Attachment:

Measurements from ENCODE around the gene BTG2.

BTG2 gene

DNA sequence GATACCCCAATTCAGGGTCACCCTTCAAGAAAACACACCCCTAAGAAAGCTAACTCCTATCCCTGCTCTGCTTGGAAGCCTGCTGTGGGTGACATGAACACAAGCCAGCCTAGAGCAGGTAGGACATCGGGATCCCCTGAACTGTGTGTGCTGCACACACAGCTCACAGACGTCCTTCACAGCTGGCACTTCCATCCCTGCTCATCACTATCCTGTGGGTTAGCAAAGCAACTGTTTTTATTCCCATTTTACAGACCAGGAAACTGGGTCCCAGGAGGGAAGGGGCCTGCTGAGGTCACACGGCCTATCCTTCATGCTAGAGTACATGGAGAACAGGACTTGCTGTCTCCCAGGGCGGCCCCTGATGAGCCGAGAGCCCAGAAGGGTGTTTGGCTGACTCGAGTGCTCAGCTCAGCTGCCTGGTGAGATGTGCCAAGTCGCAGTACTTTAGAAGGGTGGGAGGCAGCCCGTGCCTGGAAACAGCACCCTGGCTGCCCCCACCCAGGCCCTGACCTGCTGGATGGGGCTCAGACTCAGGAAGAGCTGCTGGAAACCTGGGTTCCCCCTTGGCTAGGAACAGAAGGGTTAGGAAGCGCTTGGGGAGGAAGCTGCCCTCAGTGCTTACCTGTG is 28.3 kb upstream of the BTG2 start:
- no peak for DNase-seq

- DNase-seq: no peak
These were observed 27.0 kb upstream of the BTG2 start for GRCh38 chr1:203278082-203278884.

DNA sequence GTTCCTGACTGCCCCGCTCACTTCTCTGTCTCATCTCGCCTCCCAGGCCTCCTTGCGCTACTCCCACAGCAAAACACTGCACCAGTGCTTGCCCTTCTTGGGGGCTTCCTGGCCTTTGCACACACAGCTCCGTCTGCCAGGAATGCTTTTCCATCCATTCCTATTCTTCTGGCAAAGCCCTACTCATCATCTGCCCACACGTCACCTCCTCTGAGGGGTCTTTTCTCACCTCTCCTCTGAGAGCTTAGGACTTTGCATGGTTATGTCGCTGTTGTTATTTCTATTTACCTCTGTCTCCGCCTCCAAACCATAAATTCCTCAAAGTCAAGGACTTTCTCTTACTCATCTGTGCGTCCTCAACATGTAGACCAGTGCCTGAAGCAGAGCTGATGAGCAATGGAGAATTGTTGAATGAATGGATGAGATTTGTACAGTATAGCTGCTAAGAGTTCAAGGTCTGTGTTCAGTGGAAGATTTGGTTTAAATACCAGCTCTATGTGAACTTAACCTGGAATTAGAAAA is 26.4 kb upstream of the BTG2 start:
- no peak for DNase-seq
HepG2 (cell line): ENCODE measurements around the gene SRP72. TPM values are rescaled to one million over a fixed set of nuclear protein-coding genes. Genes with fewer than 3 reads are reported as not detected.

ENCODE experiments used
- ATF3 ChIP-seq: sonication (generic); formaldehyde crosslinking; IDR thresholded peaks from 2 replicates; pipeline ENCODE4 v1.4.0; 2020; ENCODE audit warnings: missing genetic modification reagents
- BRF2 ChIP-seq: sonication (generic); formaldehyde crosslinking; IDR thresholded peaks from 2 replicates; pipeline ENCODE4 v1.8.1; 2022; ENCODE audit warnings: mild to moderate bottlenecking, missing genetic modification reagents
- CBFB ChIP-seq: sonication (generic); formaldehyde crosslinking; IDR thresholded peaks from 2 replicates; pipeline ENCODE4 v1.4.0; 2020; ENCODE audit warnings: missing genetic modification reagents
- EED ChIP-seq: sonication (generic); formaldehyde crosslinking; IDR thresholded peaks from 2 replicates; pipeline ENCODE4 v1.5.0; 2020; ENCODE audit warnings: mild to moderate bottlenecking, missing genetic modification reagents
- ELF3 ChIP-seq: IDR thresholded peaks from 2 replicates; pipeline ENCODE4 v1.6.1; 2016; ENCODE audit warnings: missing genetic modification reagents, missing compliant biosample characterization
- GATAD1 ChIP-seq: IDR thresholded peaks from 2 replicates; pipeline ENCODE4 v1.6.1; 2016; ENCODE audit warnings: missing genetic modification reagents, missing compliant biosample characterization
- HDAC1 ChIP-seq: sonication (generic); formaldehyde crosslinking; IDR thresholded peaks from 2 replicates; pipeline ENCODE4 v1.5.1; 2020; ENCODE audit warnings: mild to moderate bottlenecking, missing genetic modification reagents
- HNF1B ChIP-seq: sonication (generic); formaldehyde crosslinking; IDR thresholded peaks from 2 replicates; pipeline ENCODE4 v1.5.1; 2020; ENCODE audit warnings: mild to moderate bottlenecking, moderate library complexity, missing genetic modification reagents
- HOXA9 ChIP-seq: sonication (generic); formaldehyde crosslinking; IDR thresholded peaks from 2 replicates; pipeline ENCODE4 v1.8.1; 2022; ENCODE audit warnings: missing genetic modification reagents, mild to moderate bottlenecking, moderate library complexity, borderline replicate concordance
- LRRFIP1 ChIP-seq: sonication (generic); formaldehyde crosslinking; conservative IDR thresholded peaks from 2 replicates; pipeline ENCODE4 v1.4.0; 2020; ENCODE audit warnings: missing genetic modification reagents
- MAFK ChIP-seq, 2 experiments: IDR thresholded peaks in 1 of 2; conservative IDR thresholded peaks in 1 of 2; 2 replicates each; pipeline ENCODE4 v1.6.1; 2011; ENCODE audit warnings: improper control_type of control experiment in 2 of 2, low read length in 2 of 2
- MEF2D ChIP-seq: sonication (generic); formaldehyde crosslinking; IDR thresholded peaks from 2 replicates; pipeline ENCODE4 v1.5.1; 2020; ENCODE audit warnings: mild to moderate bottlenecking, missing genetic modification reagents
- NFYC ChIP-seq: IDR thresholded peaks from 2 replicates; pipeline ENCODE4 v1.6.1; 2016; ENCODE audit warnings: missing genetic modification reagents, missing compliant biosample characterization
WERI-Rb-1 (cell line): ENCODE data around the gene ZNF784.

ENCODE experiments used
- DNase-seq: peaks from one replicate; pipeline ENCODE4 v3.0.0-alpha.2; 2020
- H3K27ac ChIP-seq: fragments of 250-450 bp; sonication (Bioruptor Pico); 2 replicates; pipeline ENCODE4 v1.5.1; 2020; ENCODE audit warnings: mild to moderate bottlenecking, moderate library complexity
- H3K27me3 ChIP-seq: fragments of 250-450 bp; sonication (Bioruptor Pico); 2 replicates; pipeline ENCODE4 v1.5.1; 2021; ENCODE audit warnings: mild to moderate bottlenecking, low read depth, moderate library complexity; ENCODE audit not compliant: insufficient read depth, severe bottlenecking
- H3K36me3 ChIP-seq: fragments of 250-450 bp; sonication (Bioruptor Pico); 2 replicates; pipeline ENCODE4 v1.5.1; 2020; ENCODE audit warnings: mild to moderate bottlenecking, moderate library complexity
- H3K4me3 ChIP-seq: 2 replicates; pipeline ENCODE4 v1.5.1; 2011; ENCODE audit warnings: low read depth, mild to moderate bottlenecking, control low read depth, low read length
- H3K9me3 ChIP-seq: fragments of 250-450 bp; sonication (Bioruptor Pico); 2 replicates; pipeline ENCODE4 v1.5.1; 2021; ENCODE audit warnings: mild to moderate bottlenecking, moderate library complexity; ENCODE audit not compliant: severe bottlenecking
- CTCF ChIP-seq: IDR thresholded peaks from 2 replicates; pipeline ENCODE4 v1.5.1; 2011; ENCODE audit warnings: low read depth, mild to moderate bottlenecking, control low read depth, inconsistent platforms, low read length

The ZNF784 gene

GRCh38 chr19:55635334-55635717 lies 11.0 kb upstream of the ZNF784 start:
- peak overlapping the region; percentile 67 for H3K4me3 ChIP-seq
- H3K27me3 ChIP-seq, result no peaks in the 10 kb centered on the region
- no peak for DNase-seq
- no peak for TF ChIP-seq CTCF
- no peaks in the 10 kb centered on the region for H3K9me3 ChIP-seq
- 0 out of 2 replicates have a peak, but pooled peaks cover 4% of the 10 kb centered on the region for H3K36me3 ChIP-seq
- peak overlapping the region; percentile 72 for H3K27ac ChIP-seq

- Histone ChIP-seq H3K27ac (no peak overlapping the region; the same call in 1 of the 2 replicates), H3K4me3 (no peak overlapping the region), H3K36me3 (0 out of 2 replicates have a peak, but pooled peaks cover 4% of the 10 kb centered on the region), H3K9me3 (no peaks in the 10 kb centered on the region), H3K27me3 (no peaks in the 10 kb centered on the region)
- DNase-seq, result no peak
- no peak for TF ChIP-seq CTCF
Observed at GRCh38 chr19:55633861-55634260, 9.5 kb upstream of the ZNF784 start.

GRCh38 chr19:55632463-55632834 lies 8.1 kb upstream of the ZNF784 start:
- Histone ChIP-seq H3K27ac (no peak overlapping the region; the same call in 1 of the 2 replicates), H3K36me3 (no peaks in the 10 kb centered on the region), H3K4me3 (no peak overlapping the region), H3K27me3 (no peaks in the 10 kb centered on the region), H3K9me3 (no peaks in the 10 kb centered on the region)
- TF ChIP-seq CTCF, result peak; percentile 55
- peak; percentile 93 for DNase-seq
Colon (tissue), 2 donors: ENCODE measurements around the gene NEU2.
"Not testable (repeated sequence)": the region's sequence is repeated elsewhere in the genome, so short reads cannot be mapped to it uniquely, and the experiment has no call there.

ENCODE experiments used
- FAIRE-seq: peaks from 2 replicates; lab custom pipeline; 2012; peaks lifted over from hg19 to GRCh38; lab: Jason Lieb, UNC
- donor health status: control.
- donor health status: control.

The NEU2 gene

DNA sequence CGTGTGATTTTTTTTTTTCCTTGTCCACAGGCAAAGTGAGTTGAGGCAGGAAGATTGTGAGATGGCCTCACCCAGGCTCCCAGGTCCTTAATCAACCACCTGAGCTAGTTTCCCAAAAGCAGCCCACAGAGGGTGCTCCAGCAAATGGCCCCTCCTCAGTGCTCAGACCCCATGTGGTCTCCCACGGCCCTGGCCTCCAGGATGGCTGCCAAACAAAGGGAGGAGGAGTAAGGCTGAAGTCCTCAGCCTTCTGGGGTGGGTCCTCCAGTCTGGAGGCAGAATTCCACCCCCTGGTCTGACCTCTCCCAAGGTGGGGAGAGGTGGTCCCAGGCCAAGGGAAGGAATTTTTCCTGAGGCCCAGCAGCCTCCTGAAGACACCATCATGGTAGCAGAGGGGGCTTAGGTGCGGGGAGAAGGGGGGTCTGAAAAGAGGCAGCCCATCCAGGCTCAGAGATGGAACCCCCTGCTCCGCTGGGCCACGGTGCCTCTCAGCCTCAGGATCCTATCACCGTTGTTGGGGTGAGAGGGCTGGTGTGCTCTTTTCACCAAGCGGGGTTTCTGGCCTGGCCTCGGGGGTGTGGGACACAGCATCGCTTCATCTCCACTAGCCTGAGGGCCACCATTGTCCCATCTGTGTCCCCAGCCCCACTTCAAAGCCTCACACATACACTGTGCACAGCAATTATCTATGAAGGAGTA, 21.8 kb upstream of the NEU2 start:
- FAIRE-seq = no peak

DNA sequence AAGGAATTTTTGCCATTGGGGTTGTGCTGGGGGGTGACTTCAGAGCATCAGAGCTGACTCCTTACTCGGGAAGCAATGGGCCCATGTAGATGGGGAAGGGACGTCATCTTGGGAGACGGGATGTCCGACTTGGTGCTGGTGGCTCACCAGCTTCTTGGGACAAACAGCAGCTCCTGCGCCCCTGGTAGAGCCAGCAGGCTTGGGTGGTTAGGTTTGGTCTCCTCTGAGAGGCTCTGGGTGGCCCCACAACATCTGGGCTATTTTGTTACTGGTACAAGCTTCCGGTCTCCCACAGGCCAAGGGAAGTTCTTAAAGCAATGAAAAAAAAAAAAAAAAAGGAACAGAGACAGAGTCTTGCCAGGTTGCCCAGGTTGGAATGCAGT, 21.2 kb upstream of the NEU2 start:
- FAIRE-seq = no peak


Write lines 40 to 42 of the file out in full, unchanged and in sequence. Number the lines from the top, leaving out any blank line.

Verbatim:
- 0 out of 2 replicates have a peak, but pooled peaks cover 4% of the 10 kb centered on the region for H3K36me3 ChIP-seq
- peak overlapping the region; percentile 72 for H3K27ac ChIP-seq

- Histone ChIP-seq H3K27ac (no peak overlapping the region; the same call in 1 of the 2 replicates), H3K4me3 (no peak overlapping the region), H3K36me3 (0 out of 2 replicates have a peak, but pooled peaks cover 4% of the 10 kb centered on the region), H3K9me3 (no peaks in the 10 kb centered on the region), H3K27me3 (no peaks in the 10 kb centered on the region)